NOV 15, 2018 6:00 AM CET

HDV, the most severe form of viral hepatitis. What you need to know about it

Sponsored by: DiaSorin
C.E. Credits: P.A.C.E. CE Florida CE
  • Associate Professor of Virology at the Department of Experimental Medicine and Surgery, University of Rome "Tor Vergata", Italy
      Valentina Svicher is an Associate Professor of Virology at the Department of Experimental Medicine and Surgery, University of Rome "Tor Vergata". She got a degree cum laude in Biological Sciences in 2001 and a PhD in Microbiology and Immunology in 2006. Her research interests and expertise are focused on mechanisms underlying pathogenesis and response to therapy in the setting of chronic viral infections with particular attention on hepatitis B and D virus.
      She is author of more than 90 full papers in peer-reviewed journals, and more than 250 papers presented at numerous National and International Conferences. She received several awards such as "GB Rossi" Scientific Prize 2009, "Readfiles" Scientific Award 2008 and the Scientific Award "Infection Lab 2016" for the best scientific publications or projects in the infectivology field.
      She collaborates with many nationally and internationally recognized scientific researchers through grants from the Italian National Institute of Health, the Ministry of University and Scientific Research, the European Community and Industrial Companies.
      She is member of the Board of the Scientific Society "European Society for Antiviral Research (ESAR); Member of the HCV Italian Resistance Network Study Group; Member of the European HepCare group; Member of the Italian Study Group on the treatment and prophylaxis of HBV in the haematological patients.
    • Head of the Hepatitis Unit at the Spanish National Center of Microbiology, Istituto de Salud Carlos III Madrid, Spain
        Medical Doctor and PhD, has more than 20 years of experience in the Virology field, being the Head of the Hepatitis Unit at the Spanish National Center of Microbiology since 2010. Her responsibilities extent to hepatitis viruses reference and surveillance activities, including confirmation of diagnosis and characterization. Currently she participates as an expert in ECDC hepatitis B & C group and in ECDC hepatitis E group.

      DATE: November 15, 2018
      TIME: 06:00am PST, 09:00am EST, 3:00pm CET
      Part 1 - Presented by Valentina Svicher
      Hepatitis Delta Virus: insights and emerging concepts into a peculiar pathogen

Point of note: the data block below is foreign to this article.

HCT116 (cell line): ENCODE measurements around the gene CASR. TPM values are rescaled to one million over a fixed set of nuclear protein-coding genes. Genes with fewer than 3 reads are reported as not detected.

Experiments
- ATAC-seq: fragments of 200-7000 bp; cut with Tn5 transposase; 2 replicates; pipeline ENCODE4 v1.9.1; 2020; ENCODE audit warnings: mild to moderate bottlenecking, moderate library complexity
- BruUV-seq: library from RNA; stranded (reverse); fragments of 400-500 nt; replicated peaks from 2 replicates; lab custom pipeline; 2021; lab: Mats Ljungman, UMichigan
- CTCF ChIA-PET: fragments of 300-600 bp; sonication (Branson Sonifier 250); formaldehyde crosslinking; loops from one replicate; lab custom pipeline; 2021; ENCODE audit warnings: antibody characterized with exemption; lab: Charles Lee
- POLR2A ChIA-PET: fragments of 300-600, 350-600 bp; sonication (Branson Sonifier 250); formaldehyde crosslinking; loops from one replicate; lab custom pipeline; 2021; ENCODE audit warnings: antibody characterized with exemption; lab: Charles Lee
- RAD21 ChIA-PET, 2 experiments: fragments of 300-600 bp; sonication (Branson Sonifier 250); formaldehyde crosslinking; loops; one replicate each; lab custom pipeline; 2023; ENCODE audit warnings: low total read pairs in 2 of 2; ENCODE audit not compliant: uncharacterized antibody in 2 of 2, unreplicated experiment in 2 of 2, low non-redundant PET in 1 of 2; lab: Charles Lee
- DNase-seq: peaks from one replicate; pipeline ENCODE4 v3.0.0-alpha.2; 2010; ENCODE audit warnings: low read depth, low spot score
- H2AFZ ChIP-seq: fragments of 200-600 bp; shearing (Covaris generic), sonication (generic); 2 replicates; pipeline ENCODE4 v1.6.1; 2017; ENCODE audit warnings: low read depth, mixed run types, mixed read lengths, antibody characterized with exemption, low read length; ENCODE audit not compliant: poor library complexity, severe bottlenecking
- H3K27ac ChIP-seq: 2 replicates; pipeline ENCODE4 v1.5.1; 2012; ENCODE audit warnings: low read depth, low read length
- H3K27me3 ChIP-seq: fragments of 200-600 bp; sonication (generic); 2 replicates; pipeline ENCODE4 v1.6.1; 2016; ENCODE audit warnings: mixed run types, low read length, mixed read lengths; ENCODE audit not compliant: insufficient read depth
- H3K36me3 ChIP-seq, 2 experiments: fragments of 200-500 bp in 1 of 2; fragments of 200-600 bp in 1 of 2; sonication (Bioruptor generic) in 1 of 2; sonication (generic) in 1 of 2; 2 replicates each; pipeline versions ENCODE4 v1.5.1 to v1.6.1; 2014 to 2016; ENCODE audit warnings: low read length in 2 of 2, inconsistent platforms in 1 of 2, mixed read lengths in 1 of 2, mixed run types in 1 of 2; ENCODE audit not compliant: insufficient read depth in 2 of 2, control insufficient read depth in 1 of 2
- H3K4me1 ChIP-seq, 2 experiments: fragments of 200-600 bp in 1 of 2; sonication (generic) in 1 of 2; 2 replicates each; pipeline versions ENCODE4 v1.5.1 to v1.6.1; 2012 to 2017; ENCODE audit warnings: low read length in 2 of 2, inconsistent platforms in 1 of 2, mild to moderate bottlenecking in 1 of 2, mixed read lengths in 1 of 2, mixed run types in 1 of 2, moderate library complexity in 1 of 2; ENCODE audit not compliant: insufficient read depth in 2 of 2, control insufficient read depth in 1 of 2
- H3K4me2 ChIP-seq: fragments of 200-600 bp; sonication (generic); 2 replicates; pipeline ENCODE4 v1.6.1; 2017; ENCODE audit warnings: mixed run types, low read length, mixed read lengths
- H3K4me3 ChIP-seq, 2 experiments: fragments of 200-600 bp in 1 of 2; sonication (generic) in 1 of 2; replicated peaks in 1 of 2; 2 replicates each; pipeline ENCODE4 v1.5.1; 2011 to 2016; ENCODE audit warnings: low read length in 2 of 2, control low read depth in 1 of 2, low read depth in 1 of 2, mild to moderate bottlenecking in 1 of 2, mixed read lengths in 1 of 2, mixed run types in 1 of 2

Hepatitis D virus (HDV) is a unique RNA virus that requires the hepatitis B surface antigen (HBsAg) to infect the hepatocytes. Chronic Hepatitis D is recognized as the most severe form of viral hepatitis, leading to accelerated progression of cirrhosis and hepatocellular carcinoma and a high mortality rate. HDV infection affects an estimated 15–20 million individuals, is spread worldwide and is endemic in some regions. Moreover, HDV prevalence is increasing in many countries as a consequence of immigration from highly endemic geographic areas.
      Despite the severity of hepatitis D, screening and treatment has been often neglected in part due to the lack of an effective therapy.  Indeed, interferon alpha is the only anti-HDV drug approved for the treatment of chronic hepatitis D, even if its efficacy is limited and side effects can be severe. Future therapeutic options are under investigation targeting HDV entry, HBsAg secretion, and viral assembly. This webinar will summarize current knowledge on virological and epidemiological aspects of HDV infection with particular attention of categories of individuals in which HDV testing should be prioritized. It also provides an overview on the upcoming treatment options against this virus.
      Learning Objectives:
      • Discuss epidemiological and virological aspects of HDV infection
      • Identify categories of individuals at risk of acquiring HDV infection
      • Describe current and future HDV treatments
      Part 2 - Presented by Ana Avellon
      HDV infection: how and when to diagnose a forgotten disease 
      Although the most aggressive infectious liver disease, hepatitis delta virus (HDV) infection may be underdiagnosed both for the unawareness or the unavailability of accurate diagnostic methods. Any hepatitis B virus (HBV) infected patient is susceptible to HDV infection for life and consequently searching for HDV should be included in HBV infected patient monitoring guidelines. Periodically detection of HDV antibody and viral RNA in HBV infected patients can early diagnose HDV and may impact the progress of the liver disease.
      Learning Objectives:
      • How to diagnose HDV: methods and interpretation of results
      • When to ask for HDV diagnosis: guidelines review

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